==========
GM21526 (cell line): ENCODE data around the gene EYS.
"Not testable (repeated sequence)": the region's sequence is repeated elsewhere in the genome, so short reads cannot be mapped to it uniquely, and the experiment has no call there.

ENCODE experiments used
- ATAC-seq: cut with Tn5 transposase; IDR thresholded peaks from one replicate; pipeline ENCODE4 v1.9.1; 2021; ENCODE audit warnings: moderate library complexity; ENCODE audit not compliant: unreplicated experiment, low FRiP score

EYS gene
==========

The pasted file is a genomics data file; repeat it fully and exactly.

GM21526 (cell line): ENCODE data around the gene EYS.
"Not testable (repeated sequence)": the region's sequence is repeated elsewhere in the genome, so short reads cannot be mapped to it uniquely, and the experiment has no call there.

ENCODE experiments used
- ATAC-seq: cut with Tn5 transposase; IDR thresholded peaks from one replicate; pipeline ENCODE4 v1.9.1; 2021; ENCODE audit warnings: moderate library complexity; ENCODE audit not compliant: unreplicated experiment, low FRiP score

EYS gene